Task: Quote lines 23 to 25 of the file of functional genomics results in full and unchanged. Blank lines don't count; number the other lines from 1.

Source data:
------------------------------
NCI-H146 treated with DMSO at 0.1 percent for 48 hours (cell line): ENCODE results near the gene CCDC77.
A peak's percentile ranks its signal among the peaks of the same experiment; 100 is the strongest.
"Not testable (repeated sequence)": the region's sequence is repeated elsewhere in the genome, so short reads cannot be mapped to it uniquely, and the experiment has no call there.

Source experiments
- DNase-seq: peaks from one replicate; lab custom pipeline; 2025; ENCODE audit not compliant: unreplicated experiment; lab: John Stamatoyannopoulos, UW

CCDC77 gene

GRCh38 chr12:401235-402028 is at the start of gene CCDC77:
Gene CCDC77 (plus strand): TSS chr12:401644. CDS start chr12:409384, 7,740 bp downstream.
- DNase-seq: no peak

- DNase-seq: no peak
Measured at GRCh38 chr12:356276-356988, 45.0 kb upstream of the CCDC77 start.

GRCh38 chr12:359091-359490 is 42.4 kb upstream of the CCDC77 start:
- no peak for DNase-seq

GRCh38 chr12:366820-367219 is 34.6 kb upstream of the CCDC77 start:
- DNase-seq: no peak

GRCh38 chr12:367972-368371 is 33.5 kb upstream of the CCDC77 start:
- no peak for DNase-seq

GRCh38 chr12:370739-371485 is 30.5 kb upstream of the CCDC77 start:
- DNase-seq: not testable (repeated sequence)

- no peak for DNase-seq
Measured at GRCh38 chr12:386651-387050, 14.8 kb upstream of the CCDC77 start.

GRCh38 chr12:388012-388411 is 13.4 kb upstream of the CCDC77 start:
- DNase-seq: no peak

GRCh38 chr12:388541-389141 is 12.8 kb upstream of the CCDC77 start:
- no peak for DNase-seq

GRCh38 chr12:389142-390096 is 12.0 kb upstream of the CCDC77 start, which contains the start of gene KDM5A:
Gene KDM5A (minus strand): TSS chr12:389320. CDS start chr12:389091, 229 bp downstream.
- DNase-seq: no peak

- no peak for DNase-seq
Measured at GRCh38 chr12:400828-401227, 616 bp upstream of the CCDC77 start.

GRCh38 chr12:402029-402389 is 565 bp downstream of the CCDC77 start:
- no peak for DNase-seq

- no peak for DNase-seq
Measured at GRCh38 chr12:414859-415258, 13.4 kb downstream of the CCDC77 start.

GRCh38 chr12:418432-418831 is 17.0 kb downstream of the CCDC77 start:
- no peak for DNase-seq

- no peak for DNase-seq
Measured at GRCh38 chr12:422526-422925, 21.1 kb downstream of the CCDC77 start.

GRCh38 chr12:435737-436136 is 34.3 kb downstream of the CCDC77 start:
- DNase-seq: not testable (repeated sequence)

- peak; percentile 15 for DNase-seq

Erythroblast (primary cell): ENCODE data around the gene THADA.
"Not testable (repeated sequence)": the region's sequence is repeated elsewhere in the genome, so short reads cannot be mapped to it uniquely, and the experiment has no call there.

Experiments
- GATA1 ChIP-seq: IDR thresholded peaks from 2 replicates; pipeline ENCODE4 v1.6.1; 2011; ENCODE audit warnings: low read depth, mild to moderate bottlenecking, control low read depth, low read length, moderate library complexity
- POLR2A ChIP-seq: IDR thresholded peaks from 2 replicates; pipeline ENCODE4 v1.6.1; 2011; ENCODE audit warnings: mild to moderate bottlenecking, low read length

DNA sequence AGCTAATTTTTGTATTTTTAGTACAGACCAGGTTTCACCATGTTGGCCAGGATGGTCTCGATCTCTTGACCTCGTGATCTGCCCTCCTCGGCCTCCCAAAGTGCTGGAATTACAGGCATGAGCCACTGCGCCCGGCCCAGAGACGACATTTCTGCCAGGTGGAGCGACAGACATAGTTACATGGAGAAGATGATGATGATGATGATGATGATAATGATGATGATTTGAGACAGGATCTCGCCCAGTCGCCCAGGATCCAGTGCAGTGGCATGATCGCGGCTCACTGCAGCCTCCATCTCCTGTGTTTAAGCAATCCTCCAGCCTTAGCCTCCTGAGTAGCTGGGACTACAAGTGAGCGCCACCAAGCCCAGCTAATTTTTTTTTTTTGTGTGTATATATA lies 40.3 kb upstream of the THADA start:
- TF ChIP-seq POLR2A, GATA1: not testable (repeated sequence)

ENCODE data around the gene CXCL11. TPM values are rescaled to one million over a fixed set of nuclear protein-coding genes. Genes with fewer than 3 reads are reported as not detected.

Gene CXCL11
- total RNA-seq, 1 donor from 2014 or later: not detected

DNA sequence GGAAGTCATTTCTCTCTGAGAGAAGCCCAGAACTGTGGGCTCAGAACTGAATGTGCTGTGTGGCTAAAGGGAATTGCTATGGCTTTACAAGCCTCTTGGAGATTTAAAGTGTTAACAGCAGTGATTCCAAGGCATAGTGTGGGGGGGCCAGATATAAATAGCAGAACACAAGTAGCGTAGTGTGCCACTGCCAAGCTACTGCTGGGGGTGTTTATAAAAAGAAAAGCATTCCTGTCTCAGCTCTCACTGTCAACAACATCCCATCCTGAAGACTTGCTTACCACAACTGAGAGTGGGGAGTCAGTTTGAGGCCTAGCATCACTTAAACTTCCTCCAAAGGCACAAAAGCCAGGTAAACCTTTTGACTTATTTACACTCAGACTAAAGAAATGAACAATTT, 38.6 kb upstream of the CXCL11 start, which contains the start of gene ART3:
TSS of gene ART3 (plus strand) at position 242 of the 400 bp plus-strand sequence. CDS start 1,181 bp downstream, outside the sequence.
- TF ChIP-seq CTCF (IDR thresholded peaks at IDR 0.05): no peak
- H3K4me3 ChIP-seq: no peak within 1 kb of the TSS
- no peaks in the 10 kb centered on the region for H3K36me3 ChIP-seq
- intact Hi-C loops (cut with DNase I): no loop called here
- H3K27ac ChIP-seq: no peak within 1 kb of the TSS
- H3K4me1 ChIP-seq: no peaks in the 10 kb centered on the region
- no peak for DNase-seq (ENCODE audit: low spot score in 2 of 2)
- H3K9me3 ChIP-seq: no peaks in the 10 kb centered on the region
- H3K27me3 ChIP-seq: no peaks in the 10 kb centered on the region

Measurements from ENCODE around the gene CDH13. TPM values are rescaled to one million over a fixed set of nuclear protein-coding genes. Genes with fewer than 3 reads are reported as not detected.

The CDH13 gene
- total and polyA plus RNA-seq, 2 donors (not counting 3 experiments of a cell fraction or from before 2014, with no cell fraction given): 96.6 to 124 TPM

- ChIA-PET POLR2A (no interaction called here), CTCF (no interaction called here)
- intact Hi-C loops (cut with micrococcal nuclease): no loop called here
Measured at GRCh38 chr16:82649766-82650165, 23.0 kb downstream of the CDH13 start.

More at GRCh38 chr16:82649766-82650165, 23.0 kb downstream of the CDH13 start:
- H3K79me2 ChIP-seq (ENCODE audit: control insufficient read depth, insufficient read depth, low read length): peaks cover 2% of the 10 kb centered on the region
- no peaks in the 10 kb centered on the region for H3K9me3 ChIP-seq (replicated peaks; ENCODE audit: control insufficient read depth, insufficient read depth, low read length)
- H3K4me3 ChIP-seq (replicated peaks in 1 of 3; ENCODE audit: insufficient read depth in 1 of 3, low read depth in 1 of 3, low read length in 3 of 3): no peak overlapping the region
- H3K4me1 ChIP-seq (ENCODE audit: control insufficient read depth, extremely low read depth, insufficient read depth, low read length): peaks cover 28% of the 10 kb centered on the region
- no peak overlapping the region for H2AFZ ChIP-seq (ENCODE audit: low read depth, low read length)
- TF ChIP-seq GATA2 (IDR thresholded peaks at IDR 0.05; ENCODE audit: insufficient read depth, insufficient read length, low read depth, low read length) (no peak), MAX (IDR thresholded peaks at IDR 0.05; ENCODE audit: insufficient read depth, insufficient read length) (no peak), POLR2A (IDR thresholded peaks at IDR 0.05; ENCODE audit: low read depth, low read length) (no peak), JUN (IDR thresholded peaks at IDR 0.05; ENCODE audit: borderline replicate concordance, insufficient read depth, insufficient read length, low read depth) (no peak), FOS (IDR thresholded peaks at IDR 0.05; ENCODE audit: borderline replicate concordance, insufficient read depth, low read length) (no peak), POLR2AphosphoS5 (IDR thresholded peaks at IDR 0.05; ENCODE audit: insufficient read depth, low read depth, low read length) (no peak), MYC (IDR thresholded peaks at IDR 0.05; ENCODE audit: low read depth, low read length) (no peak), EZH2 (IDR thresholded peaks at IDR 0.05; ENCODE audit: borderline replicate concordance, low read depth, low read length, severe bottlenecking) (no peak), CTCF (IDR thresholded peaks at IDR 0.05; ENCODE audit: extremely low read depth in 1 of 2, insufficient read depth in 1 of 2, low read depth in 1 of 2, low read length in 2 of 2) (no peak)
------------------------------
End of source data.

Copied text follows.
- DNase-seq: no peak

GRCh38 chr12:388541-389141 is 12.8 kb upstream of the CCDC77 start:
- no peak for DNase-seq